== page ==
The purpose of this paper is to explore how mentors can act as change agents for social justice. It examines mentors’ roles in initial teacher education in the lifelong learning sector (LLS) and how critical spaces can be opened up to promote a flow of mentor, trainee teacher, learner and community empowerment.
Two thematic literature reviews were undertaken: one of UK LLS ITE mentoring and the other an international review of social justice in relation to mentoring in ITE and the first year of teaching. Bourdieu’s concepts of capital, field and habitus (Bourdieu, 1986) are used as sensitising tools to explore LLS mentors’ practices and the possibilities for increasing the flow of “pedagogical capital” between mentors, trainee teachers, learners and communities, in such a way that would enable mentors to become agents for social justice.
LLS mentors and trainee teachers are uncertain about their roles. In the UK and several countries, mentoring is dominated by an instrumental assessment-focused approach, whereby social justice is marginalised. In contrast, what we call social justice mentors establish collaborative democratic mentoring relationships, create spaces for critical reflection, support trainees to experience different cultures, develop inclusive critical pedagogies, and generally act as advocates and foster passion for social justice.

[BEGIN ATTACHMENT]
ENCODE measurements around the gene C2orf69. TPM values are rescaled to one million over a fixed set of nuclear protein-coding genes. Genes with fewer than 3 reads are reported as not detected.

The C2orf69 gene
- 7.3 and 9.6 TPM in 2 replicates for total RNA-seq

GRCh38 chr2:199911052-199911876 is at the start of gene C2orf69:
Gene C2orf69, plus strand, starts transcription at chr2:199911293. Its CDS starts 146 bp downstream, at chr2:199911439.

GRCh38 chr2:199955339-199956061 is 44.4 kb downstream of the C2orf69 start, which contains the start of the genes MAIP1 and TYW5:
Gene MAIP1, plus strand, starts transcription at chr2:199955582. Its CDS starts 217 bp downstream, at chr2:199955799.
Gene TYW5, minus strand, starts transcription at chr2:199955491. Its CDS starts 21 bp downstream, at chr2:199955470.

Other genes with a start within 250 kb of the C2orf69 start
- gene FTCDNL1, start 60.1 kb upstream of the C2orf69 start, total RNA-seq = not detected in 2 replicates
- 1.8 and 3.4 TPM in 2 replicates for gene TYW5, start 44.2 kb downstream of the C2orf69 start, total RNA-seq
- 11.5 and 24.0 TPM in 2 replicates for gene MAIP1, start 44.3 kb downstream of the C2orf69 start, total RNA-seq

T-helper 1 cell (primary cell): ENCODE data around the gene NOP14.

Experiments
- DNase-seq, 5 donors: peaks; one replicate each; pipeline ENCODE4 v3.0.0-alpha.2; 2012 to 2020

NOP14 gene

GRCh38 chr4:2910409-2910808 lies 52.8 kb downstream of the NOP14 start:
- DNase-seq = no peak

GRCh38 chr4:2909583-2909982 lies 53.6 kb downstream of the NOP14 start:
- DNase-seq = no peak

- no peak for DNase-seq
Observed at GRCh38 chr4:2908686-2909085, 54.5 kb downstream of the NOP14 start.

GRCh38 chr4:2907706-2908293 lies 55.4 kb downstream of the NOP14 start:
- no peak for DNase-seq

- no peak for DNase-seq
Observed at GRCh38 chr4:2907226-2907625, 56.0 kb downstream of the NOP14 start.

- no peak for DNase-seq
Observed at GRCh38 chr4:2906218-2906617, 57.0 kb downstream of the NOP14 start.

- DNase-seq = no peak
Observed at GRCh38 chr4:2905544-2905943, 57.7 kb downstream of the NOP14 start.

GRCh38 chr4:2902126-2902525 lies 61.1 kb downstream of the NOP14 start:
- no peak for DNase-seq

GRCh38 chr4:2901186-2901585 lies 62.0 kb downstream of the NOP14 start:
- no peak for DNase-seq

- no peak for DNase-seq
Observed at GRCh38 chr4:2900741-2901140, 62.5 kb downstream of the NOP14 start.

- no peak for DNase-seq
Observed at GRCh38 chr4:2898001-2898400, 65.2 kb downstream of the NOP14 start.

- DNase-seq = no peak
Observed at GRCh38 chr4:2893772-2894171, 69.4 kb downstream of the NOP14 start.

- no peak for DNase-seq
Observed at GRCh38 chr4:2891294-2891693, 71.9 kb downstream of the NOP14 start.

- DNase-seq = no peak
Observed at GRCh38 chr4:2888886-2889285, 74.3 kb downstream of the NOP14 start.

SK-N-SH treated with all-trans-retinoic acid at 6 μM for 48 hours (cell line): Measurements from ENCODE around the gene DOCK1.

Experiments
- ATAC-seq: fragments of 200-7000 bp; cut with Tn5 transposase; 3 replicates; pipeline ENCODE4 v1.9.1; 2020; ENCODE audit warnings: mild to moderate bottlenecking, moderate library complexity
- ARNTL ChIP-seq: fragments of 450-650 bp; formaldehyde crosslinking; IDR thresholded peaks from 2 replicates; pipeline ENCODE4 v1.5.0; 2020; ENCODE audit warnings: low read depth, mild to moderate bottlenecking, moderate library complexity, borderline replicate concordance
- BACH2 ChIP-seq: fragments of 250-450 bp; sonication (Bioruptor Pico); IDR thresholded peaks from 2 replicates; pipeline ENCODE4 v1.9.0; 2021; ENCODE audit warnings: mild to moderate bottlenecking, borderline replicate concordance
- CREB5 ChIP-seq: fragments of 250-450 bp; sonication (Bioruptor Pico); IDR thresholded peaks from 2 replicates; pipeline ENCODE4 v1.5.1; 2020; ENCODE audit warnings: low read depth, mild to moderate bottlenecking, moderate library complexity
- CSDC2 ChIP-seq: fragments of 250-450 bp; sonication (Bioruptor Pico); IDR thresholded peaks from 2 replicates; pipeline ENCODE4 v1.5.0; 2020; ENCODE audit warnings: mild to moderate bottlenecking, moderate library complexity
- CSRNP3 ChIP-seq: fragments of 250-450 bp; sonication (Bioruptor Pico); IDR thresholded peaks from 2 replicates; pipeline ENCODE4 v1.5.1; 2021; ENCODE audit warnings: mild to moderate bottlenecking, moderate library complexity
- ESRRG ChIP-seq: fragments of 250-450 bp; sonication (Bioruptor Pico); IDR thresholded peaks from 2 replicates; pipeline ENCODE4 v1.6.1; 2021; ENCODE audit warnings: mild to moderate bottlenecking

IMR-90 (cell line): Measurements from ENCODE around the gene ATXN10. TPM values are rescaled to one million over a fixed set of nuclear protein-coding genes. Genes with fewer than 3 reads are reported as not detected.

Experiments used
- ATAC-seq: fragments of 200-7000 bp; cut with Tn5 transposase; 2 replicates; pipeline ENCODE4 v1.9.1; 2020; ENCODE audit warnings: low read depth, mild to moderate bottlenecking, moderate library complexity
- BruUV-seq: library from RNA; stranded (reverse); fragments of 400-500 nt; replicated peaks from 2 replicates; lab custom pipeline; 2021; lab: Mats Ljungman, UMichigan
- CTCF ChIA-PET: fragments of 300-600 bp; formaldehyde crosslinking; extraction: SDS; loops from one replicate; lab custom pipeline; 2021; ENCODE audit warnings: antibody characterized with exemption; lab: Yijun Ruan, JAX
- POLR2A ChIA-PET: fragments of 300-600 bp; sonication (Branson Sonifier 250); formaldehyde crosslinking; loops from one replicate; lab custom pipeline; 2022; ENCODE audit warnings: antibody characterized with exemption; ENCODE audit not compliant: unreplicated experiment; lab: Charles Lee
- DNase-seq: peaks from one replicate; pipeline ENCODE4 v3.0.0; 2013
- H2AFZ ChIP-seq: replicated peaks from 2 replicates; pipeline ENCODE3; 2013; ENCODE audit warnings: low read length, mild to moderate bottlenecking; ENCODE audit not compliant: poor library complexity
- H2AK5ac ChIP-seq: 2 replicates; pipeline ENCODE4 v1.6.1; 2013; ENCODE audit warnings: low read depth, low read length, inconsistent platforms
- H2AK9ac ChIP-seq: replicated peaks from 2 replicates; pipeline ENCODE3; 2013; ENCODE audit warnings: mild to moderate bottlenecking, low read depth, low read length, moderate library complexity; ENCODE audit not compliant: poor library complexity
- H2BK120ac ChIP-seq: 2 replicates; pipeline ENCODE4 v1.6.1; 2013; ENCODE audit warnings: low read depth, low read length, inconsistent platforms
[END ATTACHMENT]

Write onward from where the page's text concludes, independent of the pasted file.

While the literature reviews provide timely and important insights into UK and international approaches, the existing literature bases are limited in scale and scope.
A model for mentoring that promotes social justice and recommendations for mentor training are proposed.
The paper addresses the omission in policy, research and practice of the potential for mentors to promote social justice. The proposed model and training approach can be adopted across all education phases.
Duckworth, V. and Maxwell, B. (2015), "Extending the mentor role in initial teacher education: embracing social justice", International Journal of Mentoring and Coaching in Education, Vol. 4 No. 1, pp. 4-20. https://doi.org/10.1108/IJMCE-08-2014-0032Download as .RIS
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